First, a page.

Windows 95 Shines

By Barry Simon

If Microsoft keeps to its promised ship date, you should be reading this shortly after the release of Windows 95.  This is such a watershed event that I’m going to go beyond the usual scope of this column to spend much of it on this new OS.  I’ll then discuss a few miscellaneous pieces of Judaic software that have recently crossed my desk.

I’ve been running Windows 95 on one of my two PCs since August of 1994 and have installed betas more recently on several other machines.  Since I’ve been writing a book (The Mother of All Windows 95 Books with Woody Leonhard, to be published by Addison Wesley), I’ve poked and prodded it a bit.

In a Word, Upgrade

Of course, the first question is whether you should upgrade from Windows 3.x.  In a word — yes! — at least with one hardware proviso.  Microsoft claims the minimum configuration for Windows 95 is 4 MB of RAM. I disagree.  While it may turn out to be true that your Windows 3.1 applications will run as well on a 4 MB machine under Windows 95, as soon as you succumb to the temptation to get one real Windows 95 application, you’ll hit a memory crunch.

If you have a 4 MB machine, stick with Windows 3.1 until you decide to upgrade the RAM or the entire machine.  But with 8 MB, you’ll be able to run Windows 95 and a few applications at the same time.  Of course, 16 MB is better, but it is definitely not a requirement!

You’ll also need some free disk space.  If you install all the extras (and if you have the free disk space, I’d urge you to check the Custom Install option during install and then check off every option offered for what to install!) over Windows 3.1, figure about an extra 40 MB of disk space.  If you’ve never installed Windows before, or you want to install a separate copy of Windows 95 and keep your old Windows 3.1 installation, figure 65 MB for everything, 35 MB if you pick a minimal installation.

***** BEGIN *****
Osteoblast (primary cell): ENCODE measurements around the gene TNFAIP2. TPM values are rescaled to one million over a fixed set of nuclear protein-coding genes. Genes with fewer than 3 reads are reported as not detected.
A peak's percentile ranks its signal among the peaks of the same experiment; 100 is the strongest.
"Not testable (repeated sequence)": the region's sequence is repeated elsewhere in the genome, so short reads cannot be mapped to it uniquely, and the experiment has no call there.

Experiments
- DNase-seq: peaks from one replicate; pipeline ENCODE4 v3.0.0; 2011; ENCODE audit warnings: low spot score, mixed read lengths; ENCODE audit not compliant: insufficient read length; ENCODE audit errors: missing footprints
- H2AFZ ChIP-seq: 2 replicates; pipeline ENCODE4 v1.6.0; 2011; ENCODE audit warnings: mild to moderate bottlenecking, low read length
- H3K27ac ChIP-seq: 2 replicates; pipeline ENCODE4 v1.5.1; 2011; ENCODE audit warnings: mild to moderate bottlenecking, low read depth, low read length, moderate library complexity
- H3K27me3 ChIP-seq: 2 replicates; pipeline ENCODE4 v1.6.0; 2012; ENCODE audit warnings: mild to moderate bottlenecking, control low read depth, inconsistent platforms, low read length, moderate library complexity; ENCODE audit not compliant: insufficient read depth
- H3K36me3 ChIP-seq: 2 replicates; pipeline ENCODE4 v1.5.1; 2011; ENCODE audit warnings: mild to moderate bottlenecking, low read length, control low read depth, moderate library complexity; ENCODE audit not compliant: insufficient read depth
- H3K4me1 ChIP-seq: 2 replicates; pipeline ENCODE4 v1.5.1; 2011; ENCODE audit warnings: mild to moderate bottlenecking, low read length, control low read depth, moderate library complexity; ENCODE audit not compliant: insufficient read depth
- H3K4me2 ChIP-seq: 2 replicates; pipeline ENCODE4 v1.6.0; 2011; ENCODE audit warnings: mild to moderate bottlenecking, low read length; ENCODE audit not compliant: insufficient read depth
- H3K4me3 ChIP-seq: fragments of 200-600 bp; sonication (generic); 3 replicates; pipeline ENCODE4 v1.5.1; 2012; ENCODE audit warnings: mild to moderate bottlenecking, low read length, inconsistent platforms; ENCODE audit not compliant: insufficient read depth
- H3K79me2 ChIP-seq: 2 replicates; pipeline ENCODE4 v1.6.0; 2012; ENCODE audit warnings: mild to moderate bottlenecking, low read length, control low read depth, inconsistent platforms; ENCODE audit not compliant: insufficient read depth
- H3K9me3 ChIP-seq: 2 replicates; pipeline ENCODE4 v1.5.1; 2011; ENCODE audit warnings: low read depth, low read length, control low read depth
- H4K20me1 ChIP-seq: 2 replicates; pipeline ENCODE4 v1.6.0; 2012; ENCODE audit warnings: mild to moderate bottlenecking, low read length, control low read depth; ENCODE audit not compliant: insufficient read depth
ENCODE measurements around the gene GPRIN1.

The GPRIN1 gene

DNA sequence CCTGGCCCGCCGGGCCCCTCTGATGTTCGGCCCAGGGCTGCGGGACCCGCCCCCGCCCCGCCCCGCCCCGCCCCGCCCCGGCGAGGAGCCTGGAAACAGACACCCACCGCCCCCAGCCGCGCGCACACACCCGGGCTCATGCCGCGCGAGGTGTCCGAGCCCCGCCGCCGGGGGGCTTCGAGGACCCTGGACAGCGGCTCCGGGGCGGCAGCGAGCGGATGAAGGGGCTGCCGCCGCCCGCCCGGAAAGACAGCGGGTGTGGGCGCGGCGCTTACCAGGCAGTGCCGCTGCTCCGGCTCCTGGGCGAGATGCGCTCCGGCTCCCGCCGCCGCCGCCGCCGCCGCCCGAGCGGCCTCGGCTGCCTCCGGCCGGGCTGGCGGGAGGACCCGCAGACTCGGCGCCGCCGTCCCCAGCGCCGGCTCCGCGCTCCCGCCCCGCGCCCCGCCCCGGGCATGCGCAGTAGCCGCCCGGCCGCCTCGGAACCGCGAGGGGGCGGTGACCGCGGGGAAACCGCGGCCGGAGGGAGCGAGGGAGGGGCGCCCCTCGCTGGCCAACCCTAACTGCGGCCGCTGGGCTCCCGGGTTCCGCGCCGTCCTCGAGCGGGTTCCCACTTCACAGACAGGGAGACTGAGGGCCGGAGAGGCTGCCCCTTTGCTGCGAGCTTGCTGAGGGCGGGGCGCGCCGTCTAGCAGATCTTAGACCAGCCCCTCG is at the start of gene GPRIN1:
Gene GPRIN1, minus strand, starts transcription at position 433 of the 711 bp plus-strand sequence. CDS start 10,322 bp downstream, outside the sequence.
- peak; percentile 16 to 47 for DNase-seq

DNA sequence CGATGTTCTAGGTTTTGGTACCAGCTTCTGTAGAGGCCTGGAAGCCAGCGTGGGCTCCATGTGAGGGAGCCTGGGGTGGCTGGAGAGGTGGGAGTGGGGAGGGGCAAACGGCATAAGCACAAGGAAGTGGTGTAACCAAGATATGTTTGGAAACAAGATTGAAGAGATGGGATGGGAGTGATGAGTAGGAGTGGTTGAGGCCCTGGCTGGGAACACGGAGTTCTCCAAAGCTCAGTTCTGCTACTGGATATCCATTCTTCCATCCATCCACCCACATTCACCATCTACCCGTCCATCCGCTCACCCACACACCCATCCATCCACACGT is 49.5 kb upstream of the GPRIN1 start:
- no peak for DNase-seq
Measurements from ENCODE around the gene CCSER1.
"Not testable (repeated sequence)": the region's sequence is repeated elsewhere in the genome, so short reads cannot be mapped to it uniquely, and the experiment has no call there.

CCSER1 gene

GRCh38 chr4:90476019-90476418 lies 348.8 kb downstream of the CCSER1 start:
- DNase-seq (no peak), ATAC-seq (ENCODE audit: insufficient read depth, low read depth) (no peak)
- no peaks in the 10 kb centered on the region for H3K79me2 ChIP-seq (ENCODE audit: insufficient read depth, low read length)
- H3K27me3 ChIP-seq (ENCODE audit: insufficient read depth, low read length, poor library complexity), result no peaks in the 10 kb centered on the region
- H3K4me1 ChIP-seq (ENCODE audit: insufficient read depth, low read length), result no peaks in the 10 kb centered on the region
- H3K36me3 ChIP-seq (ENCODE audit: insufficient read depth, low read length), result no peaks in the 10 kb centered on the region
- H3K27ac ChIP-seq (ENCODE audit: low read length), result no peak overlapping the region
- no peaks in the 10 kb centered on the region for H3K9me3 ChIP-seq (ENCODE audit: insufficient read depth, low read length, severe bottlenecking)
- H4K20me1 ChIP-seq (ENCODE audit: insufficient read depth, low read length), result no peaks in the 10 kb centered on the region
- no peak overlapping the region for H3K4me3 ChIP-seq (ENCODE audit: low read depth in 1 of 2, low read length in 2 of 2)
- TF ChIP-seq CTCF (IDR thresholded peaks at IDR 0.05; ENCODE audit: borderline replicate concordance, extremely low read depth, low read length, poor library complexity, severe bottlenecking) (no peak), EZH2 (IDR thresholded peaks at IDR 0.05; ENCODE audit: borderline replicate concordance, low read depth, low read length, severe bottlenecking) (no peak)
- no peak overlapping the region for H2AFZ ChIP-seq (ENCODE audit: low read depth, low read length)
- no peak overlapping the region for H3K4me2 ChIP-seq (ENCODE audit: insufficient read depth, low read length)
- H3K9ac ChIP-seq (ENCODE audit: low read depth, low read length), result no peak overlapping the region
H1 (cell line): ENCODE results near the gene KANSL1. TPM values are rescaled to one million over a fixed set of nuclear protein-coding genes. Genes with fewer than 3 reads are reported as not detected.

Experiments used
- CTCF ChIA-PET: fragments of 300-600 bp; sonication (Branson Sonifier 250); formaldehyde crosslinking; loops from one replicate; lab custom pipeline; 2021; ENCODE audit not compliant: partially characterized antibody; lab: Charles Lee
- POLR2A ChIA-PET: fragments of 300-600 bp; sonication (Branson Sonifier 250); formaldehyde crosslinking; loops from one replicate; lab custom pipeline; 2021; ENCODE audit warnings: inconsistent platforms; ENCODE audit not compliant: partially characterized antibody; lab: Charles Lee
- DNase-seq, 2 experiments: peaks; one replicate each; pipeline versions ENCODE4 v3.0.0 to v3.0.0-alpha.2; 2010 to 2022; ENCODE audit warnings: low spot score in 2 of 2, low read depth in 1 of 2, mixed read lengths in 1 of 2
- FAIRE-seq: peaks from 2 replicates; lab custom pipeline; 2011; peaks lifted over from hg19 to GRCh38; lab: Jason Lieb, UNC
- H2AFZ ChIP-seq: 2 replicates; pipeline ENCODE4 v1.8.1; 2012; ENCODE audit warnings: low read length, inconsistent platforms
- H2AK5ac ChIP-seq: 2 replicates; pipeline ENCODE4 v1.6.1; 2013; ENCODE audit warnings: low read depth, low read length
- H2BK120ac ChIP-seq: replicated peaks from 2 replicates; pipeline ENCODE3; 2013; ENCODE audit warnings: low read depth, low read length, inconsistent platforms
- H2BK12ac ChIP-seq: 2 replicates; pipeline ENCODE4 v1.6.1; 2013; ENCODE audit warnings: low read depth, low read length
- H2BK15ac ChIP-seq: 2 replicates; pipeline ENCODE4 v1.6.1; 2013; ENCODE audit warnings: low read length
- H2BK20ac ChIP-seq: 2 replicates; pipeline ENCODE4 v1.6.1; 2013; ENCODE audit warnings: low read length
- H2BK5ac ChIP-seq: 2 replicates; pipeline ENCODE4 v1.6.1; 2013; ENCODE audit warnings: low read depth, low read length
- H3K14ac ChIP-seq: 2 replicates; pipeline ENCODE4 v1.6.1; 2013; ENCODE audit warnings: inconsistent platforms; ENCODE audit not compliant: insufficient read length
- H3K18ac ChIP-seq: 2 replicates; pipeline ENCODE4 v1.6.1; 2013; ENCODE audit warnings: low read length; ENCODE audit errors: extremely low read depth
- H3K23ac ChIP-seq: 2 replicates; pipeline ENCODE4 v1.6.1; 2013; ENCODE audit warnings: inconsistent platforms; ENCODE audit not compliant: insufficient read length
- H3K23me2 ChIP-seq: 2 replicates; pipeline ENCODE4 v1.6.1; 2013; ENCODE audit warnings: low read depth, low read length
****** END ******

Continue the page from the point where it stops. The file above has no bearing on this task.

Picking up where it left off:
By the way, I urge you to byte the bullet and install over Windows 3.1 instead of in a separate directory.  Yes, it will be hard, if not impossible, to go back if you do that; but if you do a separate install, you’ll need to reinstall all your applications under Windows 95!

Why Upgrade?

The computer magazines spend whole issues discussing what’s new in Windows 95, so in a few paragraphs, I can only scratch the surface.  First, the interface has been revamped.  If you’ve used Windows 3.x much, you’ll feel a little uncomfortable at first, but I’ve found that most people take to it very quickly.  The interface is easier to use for novices, so some family members who have shied away from using that home computer may begin to take to it.  Of course, if they kick you off the computer, you may regard this as a mixed blessing! And there really is a lot for power users, so much so that you’ll need a third party book to explore what’s there.  (Ahem.  I have one to recommend.)

For home PC use, you can set up the machine so each user has his/her own wallpaper, sound scheme, mouse cursors, desktop and launch menu.  This will prevent many family fights as more homes have PCs shared among parents and kids.

There is a lot of thought going into the little things. When the clock changes for Daylight Savings time, Windows 95 will automatically adjust the time for you.  If a setup rudely copies old versions of basic system files over the ones that are built in, Windows will pop up, warn you and offer to replace them.

CDs have special support, from a new faster file system to an audio CD player that pops up and starts playing the CD automagically when you insert an audio CD in the drive.  Moreover, CD ROM vendors will able to configure their CDs to automatically start up when you insert them in the drive (think what this means for young kids using CD ROM resources).

There are also vast arrays of tools built into the system, from a rather complete FAX setup (you need a FAX modem to use it!) to simple internet access tools to file viewers to a complete universal email client.

I’ve no doubt that Windows 95 will be a smashing success and the computing world will move to it.  I urge you to also!

Some Windows 95 Tips